SHARE

Thanks for reading through to the end…

We share your inclination to get the whole story. For the past 25 years, Xpress has been committed to in-depth, balanced reporting about the greater Asheville area. We want everyone to have access to our stories. That’s a big part of why we've never charged for the paper or put up a paywall.

We’re pretty sure that you know journalism faces big challenges these days. Advertising no longer pays the whole cost. Media outlets around the country are asking their readers to chip in. Xpress needs help, too. We hope you’ll consider signing up to be a member of Xpress. For as little as $5 a month — the cost of a craft beer or kombucha — you can help keep local journalism strong. It only takes a moment.

About Daniel Walton
Daniel Walton is the News Editor of Mountain Xpress, coordinating coverage of Western North Carolina's governments, community groups, businesses and environment. His work has previously appeared in Capital at Play, Edible Asheville and the Citizen-Times, among other area publications. Follow me @DanielWWalton

Before you comment

The comments section is here to provide a platform for civil dialogue on the issues we face together as a local community. Xpress is committed to offering this platform for all voices, but when the tone of the discussion gets nasty or strays off topic, we believe many people choose not to participate. Xpress editors are determined to moderate comments to ensure a constructive interchange is maintained. All comments judged not to be in keeping with the spirit of civil discourse will be removed and repeat violators will be banned. See here for our terms of service. Thank you for being part of this effort to promote respectful discussion.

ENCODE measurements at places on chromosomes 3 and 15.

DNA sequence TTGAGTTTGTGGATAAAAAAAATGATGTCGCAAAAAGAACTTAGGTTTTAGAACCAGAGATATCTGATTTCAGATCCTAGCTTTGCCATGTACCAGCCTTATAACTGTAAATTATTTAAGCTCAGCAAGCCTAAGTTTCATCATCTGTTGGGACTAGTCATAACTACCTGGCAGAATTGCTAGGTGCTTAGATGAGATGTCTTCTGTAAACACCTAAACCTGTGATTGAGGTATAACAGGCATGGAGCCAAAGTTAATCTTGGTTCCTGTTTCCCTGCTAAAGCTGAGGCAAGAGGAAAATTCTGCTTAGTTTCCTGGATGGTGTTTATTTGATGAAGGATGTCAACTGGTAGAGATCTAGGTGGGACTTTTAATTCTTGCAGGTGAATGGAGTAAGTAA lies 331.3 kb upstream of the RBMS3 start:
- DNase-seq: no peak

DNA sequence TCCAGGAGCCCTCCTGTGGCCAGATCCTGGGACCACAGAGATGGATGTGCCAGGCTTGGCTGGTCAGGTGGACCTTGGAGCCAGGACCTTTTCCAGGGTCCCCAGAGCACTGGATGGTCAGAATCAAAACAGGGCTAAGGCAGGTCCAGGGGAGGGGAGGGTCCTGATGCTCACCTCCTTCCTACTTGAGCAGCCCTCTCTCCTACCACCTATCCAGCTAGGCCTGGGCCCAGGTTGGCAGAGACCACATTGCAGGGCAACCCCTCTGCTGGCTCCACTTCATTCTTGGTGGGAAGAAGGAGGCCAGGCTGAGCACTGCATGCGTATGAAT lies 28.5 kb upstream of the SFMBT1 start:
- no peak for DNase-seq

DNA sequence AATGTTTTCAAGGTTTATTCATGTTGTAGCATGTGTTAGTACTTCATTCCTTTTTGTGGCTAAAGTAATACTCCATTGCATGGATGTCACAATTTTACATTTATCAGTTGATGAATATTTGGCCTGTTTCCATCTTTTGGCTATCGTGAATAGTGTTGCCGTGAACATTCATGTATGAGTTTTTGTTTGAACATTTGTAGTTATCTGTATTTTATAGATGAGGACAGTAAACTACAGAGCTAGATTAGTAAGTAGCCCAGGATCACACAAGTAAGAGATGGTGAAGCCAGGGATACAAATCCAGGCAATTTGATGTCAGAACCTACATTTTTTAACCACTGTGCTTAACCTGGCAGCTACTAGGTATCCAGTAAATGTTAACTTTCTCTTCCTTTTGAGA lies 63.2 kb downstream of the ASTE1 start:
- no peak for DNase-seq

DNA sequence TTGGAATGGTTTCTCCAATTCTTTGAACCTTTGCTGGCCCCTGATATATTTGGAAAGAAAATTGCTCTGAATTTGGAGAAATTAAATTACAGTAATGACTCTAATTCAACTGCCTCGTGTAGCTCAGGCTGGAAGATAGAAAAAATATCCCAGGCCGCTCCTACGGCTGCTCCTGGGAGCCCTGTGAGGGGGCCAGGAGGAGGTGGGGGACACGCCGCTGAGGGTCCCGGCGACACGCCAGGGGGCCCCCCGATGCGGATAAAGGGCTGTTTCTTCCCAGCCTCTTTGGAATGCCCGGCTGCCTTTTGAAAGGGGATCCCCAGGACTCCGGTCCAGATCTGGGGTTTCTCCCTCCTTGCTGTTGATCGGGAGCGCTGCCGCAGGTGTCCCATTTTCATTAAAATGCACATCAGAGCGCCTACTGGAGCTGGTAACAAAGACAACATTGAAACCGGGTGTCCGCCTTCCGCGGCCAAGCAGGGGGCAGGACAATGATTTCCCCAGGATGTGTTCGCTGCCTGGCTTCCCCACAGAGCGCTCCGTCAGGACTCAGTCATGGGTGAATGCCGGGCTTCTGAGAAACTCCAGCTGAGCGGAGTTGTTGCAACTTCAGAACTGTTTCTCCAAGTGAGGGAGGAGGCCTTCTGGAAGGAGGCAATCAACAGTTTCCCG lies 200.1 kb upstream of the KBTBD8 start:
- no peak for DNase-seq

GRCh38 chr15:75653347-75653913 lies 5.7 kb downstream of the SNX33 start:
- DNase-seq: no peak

7 thoughts on “Buncombe to reconsider mask mandate Feb. 15

  1. Dionna

    Clothe masks don’t work. We don’t wear masks for flu, we don’t need them anymore. Get rid of the mandate, please.

    • Ahuman

      Brownie Newman emailed a response to me this morning that he plans to vote to let the mandate expire.

  2. dyfed

    Does anyone care what the county thinks about masks?

    The convinced will continue to demand masking until it’s not seen as signaling care-as-virtue.

    The unconvinced have already moved on.

    • Ahuman

      Interestingly, Brownie Newman emailed a response to me this morning that he plans to vote to let the mandate expire.

  3. ddomann

    Current data shows a greater awareness regarding the virus, a decline in transmission and a common-sense approach to treatment for those who feel ill. It is time to put the masks away.

  4. Ahuman

    Interestingly, I sent an email to the Buncombe County Board of Commissioners yesterday outlining the reasons they’ve overstepped with these continued mandates. Board Chair Brownie Newman replied this morning: “Thanks for your email. I will vote to allow the indoor mask policy to expire this week. “

  5. ginabender

    There is a great deal of research showing that masks are ineffective. For information, see http://nothing-to-fear.ca/dr-jim-meehan/. Dr. Meehan presents, “An Evidence Based Scientific Analysis of Why Masks are Ineffective, Unnecessary, and Harmful”. His list showing findings of why masks are ineffective is long. It’s time to see people’s faces again and move on. How long are we going to let Covid fear rule our lives? Enough is enough!!

Leave a Reply

To leave a reply you may Login with your Mountain Xpress account, connect socially or enter your name and e-mail. Your e-mail address will not be published. All fields are required.